The St Therese School Opening Mass was held on Friday 3rd February. The theme of this mass was ‘Journeys’.
On the church walls surrounding us were our house Saints; Saint Therese, Mother Mary, St Francis and St Mary MacKillop, all who made many journeys in their lives. These journeys were not always easy, as they faced difficulties along the way, but they were continually strengthened by their faith to carry on. We were reminded during our Opening Mass that our journey through life will be filled with many different types of experiences, some good and some bad. Some will be exciting and some will be frightening.
When we set on our journey we don't know if it will be easy or difficult but we need to have courage and strength as we journey onwards.
We know that on our own Faith journey that we are never alone, that God is always with us, helping us on our way.
We will use this year to come to know God better and to grow in His love.
We would like to thank Father Arul, Father Anthony and Brother Michael for their presence at this special occasion, as well as all the parents and whanau that joined us. Thank you to the students of Room 6 for leading this mass with confidence and reverence.
“Lent is a favourable season for opening the doors to all those in need and recognising in them the face of Christ. Each of us meets people like this every day. Each life that we encounter is a gift deserving acceptance, respect and love. … Lent is the favourable season for renewing our encounter with Christ, living in his word, in the sacraments and in our neighbour. I encourage all the faithful to express this spiritual renewal also by sharing in the Lenten Campaigns … and thus to favour the culture of encounter in our one human family.” Pope Francis Lenten Message 2017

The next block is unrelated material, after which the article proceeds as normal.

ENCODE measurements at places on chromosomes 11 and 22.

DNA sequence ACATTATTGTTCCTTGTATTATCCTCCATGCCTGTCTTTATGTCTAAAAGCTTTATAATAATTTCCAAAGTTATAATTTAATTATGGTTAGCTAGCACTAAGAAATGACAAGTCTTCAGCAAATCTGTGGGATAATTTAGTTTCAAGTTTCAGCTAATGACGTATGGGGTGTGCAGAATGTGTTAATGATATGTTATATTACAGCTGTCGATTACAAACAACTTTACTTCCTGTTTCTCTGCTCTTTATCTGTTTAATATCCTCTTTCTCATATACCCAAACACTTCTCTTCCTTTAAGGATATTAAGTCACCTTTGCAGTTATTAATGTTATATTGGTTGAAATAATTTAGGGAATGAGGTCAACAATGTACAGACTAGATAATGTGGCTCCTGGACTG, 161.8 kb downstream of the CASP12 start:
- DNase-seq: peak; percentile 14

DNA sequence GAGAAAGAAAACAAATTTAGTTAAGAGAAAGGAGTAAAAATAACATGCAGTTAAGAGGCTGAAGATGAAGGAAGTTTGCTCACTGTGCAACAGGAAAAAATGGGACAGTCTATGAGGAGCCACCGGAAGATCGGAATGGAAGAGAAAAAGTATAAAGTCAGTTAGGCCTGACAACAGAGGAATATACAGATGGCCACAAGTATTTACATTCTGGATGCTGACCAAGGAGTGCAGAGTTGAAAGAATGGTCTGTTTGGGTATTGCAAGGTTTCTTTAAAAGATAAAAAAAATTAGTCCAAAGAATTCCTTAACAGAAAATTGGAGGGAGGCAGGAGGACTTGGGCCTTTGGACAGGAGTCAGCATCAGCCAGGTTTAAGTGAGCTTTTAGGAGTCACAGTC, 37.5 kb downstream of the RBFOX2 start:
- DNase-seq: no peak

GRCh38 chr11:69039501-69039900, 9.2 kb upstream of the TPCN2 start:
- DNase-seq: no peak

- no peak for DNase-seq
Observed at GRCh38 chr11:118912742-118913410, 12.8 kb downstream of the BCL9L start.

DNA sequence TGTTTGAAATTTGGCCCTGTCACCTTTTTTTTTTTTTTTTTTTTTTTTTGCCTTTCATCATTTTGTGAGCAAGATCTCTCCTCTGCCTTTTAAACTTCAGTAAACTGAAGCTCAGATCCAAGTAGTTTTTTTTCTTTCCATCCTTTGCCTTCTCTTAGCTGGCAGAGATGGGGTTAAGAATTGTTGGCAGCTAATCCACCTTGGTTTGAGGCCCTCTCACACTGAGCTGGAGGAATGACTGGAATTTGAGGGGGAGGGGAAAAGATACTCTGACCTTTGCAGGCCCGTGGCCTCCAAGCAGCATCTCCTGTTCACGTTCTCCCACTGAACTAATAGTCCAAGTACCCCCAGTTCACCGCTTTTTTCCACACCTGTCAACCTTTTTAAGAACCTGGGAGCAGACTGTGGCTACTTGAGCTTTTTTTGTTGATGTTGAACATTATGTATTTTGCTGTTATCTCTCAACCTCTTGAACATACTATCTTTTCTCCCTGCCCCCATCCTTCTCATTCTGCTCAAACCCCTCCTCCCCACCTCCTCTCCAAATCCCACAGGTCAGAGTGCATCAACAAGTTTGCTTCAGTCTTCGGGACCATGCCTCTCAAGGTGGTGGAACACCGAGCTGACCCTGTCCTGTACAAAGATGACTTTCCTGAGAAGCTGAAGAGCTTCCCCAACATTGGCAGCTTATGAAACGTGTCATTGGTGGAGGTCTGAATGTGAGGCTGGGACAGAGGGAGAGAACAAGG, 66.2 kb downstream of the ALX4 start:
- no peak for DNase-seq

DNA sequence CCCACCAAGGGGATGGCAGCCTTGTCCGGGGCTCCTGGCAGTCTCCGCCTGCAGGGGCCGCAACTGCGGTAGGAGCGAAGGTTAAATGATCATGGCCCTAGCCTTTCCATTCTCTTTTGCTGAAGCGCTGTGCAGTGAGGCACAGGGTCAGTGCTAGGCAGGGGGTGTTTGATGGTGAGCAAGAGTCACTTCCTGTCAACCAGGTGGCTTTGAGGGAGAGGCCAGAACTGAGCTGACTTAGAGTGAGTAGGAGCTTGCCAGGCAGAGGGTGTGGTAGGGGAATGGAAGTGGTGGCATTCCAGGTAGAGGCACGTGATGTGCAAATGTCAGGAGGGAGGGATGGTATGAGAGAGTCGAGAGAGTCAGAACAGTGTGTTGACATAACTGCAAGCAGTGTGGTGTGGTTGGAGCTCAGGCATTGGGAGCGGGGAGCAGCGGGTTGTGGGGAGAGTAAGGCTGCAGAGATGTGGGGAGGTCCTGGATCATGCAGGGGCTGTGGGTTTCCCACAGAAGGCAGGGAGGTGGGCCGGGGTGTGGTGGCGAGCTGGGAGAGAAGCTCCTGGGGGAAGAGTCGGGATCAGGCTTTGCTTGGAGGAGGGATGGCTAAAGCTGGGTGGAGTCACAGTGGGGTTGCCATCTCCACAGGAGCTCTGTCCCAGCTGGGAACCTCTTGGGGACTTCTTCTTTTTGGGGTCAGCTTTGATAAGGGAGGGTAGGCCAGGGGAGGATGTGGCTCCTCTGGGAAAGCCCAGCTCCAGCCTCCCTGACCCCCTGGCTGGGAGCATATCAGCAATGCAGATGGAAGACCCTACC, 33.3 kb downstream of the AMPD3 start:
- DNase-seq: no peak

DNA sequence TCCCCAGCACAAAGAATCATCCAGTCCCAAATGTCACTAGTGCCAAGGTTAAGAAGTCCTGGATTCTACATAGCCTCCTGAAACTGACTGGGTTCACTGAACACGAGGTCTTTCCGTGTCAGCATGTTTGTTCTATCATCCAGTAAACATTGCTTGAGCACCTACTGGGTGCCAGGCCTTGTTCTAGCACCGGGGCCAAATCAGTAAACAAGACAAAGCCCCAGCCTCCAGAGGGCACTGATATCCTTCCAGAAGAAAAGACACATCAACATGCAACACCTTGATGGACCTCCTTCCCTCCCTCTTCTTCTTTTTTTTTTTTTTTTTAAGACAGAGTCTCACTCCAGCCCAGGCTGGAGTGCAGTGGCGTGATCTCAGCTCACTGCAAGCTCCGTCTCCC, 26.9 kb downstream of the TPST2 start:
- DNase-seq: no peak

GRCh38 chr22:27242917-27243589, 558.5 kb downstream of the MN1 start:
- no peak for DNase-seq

Many difficulties currently being faced by the peoples of the Pacific (because of climate change) involve water; either too much, or not enough! People living in parts of Tonga, Kiribati and Papua New Guinea, are having to contend with TOO MUCH sea water, causing coastal erosion and inundation of land during king tides. At the same time there is NOT ENOUGH fresh water to drink, as their ground water is becoming contaminated by salt water. Island groups such as Fiji and Vanuatu are facing TOO MUCH water in the form of rain, and sea surges following fierce storms. Cyclones also lead to contamination of fresh water supplies, caused by debris from the storm falling into wells and water tanks. In Aotearoa New Zealand, West Coasters face TOO MUCH flood water, while on the east coast and in the far north there is NOT ENOUGH water, with longer and longer droughts being experienced.
Today we welcomed Gemma Sinnot from CARITAS into our classroom to further our understanding of how the Pacific nations are struggling, due to too much or too little water. We were guided through real life stories that made a big impact on us and as we grew in awareness we set a goal to help those in need in the upcoming Liturgical Season of Lent.